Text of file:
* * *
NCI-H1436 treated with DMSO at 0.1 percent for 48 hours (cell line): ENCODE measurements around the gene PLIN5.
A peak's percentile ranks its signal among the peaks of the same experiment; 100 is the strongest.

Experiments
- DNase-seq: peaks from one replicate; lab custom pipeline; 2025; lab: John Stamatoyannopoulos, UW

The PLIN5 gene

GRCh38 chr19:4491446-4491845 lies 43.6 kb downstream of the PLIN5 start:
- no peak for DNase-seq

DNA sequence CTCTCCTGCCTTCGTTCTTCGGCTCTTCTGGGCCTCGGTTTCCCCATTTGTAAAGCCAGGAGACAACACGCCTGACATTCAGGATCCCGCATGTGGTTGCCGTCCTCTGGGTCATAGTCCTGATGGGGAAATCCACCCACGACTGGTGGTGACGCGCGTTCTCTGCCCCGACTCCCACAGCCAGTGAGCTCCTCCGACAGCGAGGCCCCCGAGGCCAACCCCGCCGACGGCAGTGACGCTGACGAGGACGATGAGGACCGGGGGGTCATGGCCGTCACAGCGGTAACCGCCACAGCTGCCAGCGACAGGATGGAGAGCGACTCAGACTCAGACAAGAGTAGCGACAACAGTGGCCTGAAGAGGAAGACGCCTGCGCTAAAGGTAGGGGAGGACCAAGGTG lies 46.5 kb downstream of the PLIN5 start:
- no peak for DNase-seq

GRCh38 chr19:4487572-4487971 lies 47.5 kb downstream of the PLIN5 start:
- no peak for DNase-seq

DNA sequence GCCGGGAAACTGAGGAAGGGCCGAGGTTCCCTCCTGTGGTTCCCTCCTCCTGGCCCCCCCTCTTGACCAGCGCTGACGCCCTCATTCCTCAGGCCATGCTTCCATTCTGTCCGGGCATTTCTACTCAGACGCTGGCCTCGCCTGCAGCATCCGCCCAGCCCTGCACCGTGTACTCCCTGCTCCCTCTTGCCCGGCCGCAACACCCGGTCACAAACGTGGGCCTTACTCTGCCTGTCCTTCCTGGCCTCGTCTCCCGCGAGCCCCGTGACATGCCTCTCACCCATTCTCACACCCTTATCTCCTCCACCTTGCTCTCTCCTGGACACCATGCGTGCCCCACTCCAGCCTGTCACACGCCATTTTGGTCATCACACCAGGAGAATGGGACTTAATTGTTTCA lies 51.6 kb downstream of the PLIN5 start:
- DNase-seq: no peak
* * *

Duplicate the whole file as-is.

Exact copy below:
NCI-H1436 treated with DMSO at 0.1 percent for 48 hours (cell line): ENCODE measurements around the gene PLIN5.
A peak's percentile ranks its signal among the peaks of the same experiment; 100 is the strongest.

Experiments
- DNase-seq: peaks from one replicate; lab custom pipeline; 2025; lab: John Stamatoyannopoulos, UW

The PLIN5 gene

GRCh38 chr19:4491446-4491845 lies 43.6 kb downstream of the PLIN5 start:
- no peak for DNase-seq

DNA sequence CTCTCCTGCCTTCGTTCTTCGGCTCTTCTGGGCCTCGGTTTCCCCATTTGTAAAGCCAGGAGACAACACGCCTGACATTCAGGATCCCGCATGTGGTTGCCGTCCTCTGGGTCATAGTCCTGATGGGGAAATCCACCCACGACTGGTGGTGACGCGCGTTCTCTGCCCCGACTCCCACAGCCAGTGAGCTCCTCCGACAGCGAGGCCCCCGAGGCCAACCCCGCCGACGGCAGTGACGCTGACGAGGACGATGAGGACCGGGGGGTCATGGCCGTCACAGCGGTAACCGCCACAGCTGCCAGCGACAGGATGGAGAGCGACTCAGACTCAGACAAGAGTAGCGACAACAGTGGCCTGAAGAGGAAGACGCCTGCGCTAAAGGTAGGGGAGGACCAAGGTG lies 46.5 kb downstream of the PLIN5 start:
- no peak for DNase-seq

GRCh38 chr19:4487572-4487971 lies 47.5 kb downstream of the PLIN5 start:
- no peak for DNase-seq

DNA sequence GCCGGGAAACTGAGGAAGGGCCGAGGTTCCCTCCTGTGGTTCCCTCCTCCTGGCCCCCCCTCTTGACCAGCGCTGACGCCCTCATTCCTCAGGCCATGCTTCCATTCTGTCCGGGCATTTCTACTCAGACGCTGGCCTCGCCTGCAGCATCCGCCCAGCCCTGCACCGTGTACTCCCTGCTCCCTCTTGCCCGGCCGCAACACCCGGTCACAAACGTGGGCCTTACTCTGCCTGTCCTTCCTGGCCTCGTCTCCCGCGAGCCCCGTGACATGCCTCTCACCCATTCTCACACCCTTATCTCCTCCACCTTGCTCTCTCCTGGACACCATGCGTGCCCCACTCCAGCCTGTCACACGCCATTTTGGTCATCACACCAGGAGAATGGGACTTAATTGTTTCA lies 51.6 kb downstream of the PLIN5 start:
- DNase-seq: no peak